I see this as an amazing opportunity. I mean, what better way to reach the inner city with the gospel than to open a solid private school funded as a sort of missionary outreach? A gospel-centered education, teachers who truly care, high educational standards… in fact, this is a pretty common approach among missionaries overseas.

So why do I feel so cynical about whether this will ever happen? Money and willingness. Evangelicals are quick to open their pocketbooks for parachurch ministries like InterVarsity (don’t get me started on THAT particular issue) or go on a missions trip to Mexico, but they steadfastly refuse to participate in significant ministries to the inner city. Unless, of course, you count donating used clothes to the Salvation Army or taking a youth group to serve at the soup kitchen once a year (which in my experience is much more for the youth group kids than it is for the needs of the city). I doubt moving into the city and establishing a ministry there is an option for most conservative Protestants these days.

I really believe churches, missions groups, denominations, and individual pastors and businessmen and educators need to think more seriously about the missions challenge presented by the city. After all, what was Paul’s missionary strategy but establish churches in influential cities? Granted there are a lot of differences between then and now, but there are some key similarities too.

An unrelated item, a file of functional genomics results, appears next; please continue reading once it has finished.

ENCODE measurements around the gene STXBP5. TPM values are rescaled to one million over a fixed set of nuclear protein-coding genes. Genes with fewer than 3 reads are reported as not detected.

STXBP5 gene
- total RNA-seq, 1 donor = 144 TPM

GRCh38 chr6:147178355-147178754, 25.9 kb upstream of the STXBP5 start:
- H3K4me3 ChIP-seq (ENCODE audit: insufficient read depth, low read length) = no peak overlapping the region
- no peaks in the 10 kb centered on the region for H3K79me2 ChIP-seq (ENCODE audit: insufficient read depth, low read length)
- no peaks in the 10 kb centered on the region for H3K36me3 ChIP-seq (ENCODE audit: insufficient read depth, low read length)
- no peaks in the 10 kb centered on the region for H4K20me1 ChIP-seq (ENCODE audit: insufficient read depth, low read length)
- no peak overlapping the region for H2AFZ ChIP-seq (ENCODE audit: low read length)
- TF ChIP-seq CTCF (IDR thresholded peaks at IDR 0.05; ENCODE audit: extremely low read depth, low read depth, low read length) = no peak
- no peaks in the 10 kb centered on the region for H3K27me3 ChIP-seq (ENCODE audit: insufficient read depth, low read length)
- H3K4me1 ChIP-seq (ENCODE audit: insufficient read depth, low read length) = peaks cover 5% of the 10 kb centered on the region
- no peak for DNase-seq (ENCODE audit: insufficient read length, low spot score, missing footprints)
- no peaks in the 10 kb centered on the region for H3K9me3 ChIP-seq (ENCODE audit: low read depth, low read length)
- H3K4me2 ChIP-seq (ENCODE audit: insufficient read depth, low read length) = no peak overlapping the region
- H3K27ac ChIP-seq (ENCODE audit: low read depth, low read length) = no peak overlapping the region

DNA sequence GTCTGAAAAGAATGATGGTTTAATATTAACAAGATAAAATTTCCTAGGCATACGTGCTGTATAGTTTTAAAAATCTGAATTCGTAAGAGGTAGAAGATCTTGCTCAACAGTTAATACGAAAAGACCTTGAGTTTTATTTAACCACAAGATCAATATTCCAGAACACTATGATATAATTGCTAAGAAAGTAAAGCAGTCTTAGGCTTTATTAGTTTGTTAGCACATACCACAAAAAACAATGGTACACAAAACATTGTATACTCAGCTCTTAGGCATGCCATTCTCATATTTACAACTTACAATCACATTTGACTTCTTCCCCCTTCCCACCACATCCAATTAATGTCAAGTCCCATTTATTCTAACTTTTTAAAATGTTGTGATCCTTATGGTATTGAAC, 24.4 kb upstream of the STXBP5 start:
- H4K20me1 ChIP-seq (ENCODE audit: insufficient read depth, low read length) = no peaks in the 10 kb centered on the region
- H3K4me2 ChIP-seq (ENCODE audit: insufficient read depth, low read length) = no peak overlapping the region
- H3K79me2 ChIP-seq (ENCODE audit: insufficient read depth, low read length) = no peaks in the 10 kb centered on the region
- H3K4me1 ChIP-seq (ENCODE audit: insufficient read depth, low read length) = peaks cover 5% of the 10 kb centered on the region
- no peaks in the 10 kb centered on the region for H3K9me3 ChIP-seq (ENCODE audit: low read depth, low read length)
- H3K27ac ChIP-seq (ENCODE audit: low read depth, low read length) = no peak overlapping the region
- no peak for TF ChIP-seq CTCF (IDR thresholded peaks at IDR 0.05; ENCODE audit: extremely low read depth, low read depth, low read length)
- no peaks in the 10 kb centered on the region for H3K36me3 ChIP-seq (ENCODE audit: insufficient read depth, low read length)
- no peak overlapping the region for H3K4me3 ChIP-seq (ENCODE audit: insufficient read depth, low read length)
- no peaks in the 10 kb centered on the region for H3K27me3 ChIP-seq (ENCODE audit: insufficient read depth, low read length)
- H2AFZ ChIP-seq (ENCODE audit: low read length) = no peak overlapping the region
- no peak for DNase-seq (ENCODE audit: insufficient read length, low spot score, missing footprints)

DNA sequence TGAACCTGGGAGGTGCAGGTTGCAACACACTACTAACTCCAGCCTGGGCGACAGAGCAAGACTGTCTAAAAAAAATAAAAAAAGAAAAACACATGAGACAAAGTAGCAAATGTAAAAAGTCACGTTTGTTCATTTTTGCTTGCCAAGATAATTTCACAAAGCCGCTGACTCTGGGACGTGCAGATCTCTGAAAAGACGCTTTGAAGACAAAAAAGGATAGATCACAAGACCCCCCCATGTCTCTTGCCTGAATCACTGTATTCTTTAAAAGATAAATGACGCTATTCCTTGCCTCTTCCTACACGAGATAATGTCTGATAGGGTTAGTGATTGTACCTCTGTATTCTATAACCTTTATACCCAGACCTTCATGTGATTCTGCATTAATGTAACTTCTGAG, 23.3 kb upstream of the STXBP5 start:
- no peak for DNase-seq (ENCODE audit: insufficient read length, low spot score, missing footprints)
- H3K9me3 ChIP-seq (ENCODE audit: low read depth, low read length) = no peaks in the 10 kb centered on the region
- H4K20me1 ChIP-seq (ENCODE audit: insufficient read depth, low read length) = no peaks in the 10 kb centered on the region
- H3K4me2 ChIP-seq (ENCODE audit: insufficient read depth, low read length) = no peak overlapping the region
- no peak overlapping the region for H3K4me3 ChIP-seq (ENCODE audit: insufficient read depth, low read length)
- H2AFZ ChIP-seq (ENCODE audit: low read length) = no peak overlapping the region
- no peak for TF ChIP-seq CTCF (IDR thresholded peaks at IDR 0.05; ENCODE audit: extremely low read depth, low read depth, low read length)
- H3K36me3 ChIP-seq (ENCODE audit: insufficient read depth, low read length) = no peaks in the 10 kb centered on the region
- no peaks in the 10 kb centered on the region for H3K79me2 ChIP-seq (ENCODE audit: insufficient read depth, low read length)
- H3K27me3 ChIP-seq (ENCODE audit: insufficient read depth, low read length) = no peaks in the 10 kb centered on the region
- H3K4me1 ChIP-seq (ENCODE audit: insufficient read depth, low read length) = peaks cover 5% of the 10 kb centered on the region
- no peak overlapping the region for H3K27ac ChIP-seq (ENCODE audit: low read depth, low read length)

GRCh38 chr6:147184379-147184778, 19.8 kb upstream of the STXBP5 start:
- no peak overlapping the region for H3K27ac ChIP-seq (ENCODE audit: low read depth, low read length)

What about you? Have you thought about how you will apply your trade, time, knowledge and energy? Do you want to go where you are most needed, or are you just looking to carve out a decent life somewhere in suburbia and give your tithe to a theologically accurate church?


The Deeper Life

The human heart has remarkable capacity for depth and beauty. You know the feeling.

Sometimes something is so exquisite that a lump swells in your throat and the tears start falling. Sometimes the joy of accomplishment overwhelms you and all seems right with the world. People go for long walks in the woods (or the shopping mall, depending on your personality!) to set their souls at peace. Athletes receiving gold medals sob with joy as their nation’s flag is raised and their anthem sung. Mothers glow with peace and contentment as they cuddle a newborn nestled in their arms.

Humans have a shared sense of longing, a desire for those things that are sweet and powerful and lovely. They will fight and die for concepts like love, honor, nobility, joy, or even sorrow.

In all these things, our hearts express powerful feelings in reaction to various circumstances or sensory experiences. Why did God create us this way? What are we to do with it?